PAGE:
If your new home has enough space to warrant a dedicated art zone, lucky you! But when half-finished projects as well as supplies such as glue, beads and glitter are involved, a craft room can quickly turn disorganized. With thoughtful planning and a splash of your creative juice, it can become a neat, inspiring space — and a relaxing retreat, too. Interior designer Melinda Miles, owner of Melinda Miles Interiors, in Dallas, shares how it can be done in three steps.
Stage 1: Build Out the Basics
Start by getting the room’s essential elements in place.
Begin organizing the room by imagining activity zones — maybe one for sewing, one for scrapbooking and one for writing activities — to plan how you’ll store supplies.
Then, start big: Install shelves and cabinets, or bring in a roomy armoire — or do both! To accommodate tools and materials of all shapes and sizes, keep variety in mind: Look for open cabinet spaces for baskets, thin drawers for paper and vertical spaces for wrapping paper.
You’ll need a large workspace, but Miles advises against lining every wall with cabinetry and countertops, in case you later need to convert the space for another use (like a home gym or guest room). Instead, place a large table or portable kitchen island in the center of the room; if your needs change, it can be moved. And don’t forget comfortable seating: A padded stool will ensure that you can endure many macramé marathons to come.
Stage 2: Add Embellishments
Layer in a little something extra.
Loading up on bins isn’t necessarily the best solution for storage needs. “The same type of storage doesn’t work for all materials,” Miles says. Do a thorough inventory of your craft supplies and consider how each item is best stored. Think about what belongs in a drawer and what’s better off in a basket. Before you buy, get specific: If you want to store gift bags, measure them first. And be creative: An over-the-door shoe organizer, for example, provides easy access to go-to items like tape and scissors and keeps supplies in sight.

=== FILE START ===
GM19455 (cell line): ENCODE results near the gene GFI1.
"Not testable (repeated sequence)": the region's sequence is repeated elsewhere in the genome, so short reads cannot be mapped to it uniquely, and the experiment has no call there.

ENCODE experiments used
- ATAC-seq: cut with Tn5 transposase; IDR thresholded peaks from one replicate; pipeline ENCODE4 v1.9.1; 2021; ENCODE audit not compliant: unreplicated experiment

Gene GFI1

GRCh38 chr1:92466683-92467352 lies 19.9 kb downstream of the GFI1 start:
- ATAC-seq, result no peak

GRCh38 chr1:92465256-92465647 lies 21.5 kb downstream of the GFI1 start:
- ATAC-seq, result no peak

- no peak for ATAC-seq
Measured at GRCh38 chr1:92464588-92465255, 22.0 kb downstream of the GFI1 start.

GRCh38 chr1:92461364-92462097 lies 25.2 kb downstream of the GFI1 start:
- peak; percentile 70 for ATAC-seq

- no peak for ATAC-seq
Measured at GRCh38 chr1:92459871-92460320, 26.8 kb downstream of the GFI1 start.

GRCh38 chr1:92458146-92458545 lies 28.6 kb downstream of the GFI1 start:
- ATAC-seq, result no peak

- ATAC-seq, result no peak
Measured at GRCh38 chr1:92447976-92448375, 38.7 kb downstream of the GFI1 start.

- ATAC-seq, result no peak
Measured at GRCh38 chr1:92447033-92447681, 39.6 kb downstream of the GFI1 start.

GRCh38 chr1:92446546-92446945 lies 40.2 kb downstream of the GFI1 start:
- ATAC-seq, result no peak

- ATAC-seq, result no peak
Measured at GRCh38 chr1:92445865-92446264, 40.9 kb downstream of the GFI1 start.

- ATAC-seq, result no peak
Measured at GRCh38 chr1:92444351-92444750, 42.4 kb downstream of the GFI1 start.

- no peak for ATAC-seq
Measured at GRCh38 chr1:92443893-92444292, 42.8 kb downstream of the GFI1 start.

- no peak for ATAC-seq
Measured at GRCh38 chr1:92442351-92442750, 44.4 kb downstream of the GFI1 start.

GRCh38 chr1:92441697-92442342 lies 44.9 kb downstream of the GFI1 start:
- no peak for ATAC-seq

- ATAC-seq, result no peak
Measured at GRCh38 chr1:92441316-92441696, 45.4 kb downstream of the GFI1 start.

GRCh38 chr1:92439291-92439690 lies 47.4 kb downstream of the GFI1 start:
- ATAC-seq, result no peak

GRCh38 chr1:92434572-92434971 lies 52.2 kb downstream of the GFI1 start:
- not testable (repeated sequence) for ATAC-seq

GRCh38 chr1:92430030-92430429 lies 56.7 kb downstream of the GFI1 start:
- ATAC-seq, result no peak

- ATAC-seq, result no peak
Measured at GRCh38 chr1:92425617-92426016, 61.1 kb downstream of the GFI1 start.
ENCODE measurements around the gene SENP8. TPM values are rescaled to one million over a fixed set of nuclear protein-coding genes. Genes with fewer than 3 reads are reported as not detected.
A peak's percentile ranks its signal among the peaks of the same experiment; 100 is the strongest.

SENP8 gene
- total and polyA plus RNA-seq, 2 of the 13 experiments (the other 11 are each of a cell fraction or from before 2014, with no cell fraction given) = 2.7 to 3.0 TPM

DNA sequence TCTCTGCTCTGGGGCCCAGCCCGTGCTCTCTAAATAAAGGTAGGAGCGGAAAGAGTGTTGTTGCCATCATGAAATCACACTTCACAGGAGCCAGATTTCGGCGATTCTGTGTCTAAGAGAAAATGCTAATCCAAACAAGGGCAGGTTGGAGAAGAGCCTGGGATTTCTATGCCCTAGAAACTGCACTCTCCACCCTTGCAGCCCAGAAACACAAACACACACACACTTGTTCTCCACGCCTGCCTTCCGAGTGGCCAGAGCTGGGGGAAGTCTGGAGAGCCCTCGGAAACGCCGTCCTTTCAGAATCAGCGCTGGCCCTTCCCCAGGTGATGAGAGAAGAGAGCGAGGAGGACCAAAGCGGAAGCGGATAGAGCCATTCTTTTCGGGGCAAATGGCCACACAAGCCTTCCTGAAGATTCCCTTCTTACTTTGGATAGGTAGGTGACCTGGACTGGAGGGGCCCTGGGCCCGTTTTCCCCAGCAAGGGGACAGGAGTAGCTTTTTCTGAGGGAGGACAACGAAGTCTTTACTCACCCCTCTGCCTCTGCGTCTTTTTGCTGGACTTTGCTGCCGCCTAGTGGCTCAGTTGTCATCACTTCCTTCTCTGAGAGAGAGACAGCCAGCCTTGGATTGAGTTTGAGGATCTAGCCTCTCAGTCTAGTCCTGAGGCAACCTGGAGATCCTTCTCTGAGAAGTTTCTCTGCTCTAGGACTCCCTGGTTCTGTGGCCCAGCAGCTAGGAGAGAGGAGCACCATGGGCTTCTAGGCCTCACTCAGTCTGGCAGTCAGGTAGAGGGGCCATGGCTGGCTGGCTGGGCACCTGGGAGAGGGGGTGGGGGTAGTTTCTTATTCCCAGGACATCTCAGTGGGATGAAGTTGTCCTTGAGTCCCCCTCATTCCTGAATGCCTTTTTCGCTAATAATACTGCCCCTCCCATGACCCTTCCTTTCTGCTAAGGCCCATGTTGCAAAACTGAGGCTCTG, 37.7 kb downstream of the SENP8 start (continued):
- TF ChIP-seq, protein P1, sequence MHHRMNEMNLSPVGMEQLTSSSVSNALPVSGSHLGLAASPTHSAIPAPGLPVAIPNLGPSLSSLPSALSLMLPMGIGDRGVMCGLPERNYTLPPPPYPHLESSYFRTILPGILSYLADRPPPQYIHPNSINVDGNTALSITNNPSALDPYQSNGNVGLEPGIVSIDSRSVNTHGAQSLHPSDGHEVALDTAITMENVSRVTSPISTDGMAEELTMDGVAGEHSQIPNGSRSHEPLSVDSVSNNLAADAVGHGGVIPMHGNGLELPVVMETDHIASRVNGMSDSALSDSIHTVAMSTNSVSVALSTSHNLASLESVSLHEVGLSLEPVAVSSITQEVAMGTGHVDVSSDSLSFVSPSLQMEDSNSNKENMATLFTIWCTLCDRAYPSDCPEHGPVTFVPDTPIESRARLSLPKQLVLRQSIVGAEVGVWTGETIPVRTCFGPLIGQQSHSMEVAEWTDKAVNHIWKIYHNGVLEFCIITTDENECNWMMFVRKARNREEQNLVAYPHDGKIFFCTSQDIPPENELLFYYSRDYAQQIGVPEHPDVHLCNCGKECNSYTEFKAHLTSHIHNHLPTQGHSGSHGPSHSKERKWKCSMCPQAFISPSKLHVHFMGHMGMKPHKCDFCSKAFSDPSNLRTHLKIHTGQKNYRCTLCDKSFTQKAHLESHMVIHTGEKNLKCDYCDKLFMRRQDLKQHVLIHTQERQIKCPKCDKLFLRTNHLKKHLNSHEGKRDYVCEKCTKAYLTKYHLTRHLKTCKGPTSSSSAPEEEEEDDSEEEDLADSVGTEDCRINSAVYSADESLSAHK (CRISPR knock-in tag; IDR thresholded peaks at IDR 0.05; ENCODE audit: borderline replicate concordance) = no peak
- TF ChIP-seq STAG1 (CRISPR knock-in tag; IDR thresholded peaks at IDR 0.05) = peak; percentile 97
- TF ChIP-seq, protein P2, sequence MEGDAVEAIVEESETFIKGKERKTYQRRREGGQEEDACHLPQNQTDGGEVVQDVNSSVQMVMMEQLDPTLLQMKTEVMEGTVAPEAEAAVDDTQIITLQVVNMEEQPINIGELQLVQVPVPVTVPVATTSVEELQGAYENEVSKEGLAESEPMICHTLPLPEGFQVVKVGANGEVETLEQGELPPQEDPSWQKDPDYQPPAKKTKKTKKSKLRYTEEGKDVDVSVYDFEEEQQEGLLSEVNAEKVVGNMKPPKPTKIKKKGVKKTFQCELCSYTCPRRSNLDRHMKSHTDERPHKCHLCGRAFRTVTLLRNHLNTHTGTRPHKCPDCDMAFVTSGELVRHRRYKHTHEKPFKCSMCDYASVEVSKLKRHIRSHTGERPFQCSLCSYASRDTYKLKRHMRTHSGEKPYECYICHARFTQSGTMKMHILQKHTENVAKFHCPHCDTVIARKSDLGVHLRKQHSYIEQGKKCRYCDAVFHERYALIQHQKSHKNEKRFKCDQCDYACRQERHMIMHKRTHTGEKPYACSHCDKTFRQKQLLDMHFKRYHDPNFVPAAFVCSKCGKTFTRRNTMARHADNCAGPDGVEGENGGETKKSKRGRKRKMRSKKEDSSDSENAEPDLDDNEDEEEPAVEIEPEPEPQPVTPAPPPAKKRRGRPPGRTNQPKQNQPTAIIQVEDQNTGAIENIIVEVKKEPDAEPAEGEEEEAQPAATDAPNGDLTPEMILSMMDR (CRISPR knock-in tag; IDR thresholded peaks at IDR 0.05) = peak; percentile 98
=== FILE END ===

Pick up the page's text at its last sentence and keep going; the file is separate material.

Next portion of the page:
“Details like that really simplify your life,” Miles says. “They make you want to use the items, and they make it more fun.”
After you’ve stocked up on storage supplies to make the room functional, focus on honing a truly creative space. Hang framed photos of family or vibrant nature scenes, and stack a few oversized coffee-table books within easy reach. Add a few aromatherapy candles to put you in the crafting mood. And always keep a plain sketchbook and pencils front and center — you never know when an idea will strike!
Stage 3: Give It the Wow Factor
Load the craft room with items that take it to the next level.
Despite its utilitarian purposes, a craft room should be a comfortable hangout. Outside of craft time, how might you use the space? Make it a part-time office by placing a desk on one side of the room. Or create a reading nook by a window, with a comfy chair, an ottoman and a floor lamp.
For one of Miles’ clients, the craft room is a place to relax with a cup of tea. “She hides out in there and can hear herself think,” Miles says.
Serious crafters should also consider investing in window coverings that maximize daylight but are adjustable; the color of paints and clay will look ever so slightly different, depending on the light, so your window treatments may better allow you to control your medium. Of course, the craft room’s a perfect place to hang a loud, bold valance!